Friday, May 2, 2014

2011 Africa - Investment Destination for Miners - PART II



As every cautious investor, those looking for Africa, understand quite clearly all perils and advantages of this business. Here, I would like to pinpoint to a few of them.
Key Challenges arising when investing in Africa
  • Lack of clarity of some energy, mining, company and tax laws and their interpretation, or no relevant law
  • Erratic publication of regulations and case law and lack of consistency in the interpretation of the law (by local courts and administrative authorities)
  • New trend of "resource nationalism"/creeping expropriation (due to unstable governments or volatile price of natural resources)
  • Implied laws and mandatory laws mean that there may be more than the contents of the contract
  • Difficulty in finding viable local lawyers to advise on international projects
  • Corruption/transparency issues
  • Payment default risks for economic transactions with companies in African states
  • Influence of NGOS

Source: Strategies for achieving "Bankability" for mining projects in Francophone Africa

 WSJ: Investing in Africa - Political Risks

The Wall Street Journal in today's feature: AFRICA RISING presents an interesting overview of the latest developments on the continent. One of the articles directly discusses mining investments:

Mining Fight Shows Pressures on Multinationals . Rio Tinto's Troubles as Guinea Seeks Iron-Ore Riches Reflect Tensions at Play Across Continent
Analyzing the recent situation in Guinea, the author points:
"That tension illustrates a common challenge to conducting business in Africa. Even as elections and transparent governance become more widespread, political risks remain significant for investors big and small. Changes in government frequently change the tilt of a country's playing field, bringing some investors into favor while ushering out others."
There is a reproduction of an useful graph here:

And a lot of interactive material, like this page:

this is a highly recommended reading for those interested in African business developments.


The issue of Chinese investments in Africa is well studied – on the Internet one may find a lot of academic and political papers on it. Indeed. It seems that China pays a very close attention to Africa – and this is proven by just released by the Government a White Paper on China-Africa economic and trade cooperation: China-Africa Economic and Trade Cooperation (full text)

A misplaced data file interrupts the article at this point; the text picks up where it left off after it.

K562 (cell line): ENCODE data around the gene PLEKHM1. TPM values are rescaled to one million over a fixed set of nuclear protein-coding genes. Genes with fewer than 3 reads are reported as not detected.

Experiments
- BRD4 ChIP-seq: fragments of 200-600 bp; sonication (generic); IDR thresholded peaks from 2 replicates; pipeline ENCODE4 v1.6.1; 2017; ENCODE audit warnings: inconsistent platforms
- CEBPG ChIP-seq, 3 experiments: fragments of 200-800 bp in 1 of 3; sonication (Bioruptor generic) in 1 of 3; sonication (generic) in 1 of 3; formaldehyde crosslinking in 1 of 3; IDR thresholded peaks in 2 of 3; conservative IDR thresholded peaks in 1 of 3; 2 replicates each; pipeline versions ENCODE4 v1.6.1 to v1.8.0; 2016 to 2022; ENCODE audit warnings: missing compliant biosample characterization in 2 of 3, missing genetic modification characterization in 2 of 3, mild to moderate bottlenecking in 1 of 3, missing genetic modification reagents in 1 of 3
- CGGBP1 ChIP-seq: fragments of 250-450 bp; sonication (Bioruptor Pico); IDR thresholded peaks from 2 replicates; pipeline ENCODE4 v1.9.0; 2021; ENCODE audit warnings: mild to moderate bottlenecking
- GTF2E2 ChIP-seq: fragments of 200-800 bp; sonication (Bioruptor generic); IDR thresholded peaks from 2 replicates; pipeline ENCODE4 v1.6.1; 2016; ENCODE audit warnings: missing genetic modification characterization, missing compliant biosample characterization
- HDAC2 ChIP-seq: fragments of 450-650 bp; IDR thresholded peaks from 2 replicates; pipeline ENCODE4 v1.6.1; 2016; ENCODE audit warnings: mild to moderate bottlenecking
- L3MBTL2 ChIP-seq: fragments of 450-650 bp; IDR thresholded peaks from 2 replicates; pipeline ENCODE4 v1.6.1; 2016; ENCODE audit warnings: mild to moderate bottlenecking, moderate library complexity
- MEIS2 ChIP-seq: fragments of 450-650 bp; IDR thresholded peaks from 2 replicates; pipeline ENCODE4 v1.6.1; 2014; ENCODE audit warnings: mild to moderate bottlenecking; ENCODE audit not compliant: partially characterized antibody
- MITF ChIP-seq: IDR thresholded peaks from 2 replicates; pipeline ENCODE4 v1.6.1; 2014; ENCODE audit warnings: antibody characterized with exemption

By the end of 2009 China’s investment in Africa reached $9.33 billion USD. Since 1980-ies China  accelerated  investment over 49 African countries. China has signed bilateral agreements with 33 African countries to promote investment and agreements with 11 African countries to avoid double taxation. While the mentioned White Paper examines all aspects of the issue, I would highly recommend to download and read this 400+ pager monograph Chinese Investments In Africa: A labour perspective from African Labor Research Network. This is a very detailed analysis featuring most of the African countries. This interesting table shows the shift in accents in natural resources:

A survey on investment of China in Africa is given in this presentation: Chinese Mining Investment in Africa with this graph explaining the process:
When looking at destinations – it is well depicted in this graph:

Source:   Chinese Trade and Investment Activities in Africa by The African Development Bank Group
More visual is the graph depicting China’s Overseas Direct Investments (ODIs) represented by The World Resources Institute

This week some worth reading news was released on China’s investments in Zambia:
“… Chinese investment turnover in Zambia has been projected to hit US$1.4 billion at the end of December and rake in $40 million revenue for the Zambian Government. Currently more than 300 Chinese companies operate in Zambia, increasing the total value of investment from $500 million in 2006 to $1.26 billion in 2009. Chinese enterprises now account for 60% of Zambia’s infrastructure market, 50% construction materials market, 20% mining projects and 10% of agriculture and service market…”
Those interested may look into Chinese Aid and Investment in Zambia National Consultation Workshop Report
More resources:
An academic analysis is provided by these two gentlemen:   Yin-Wong Cheung and XingWang Qian
China’s Outward Direct Investment in Africa
China’s Pursuit of Africa’s Natural Resources by  Center for Strategic Leadership, U.S. Army War College

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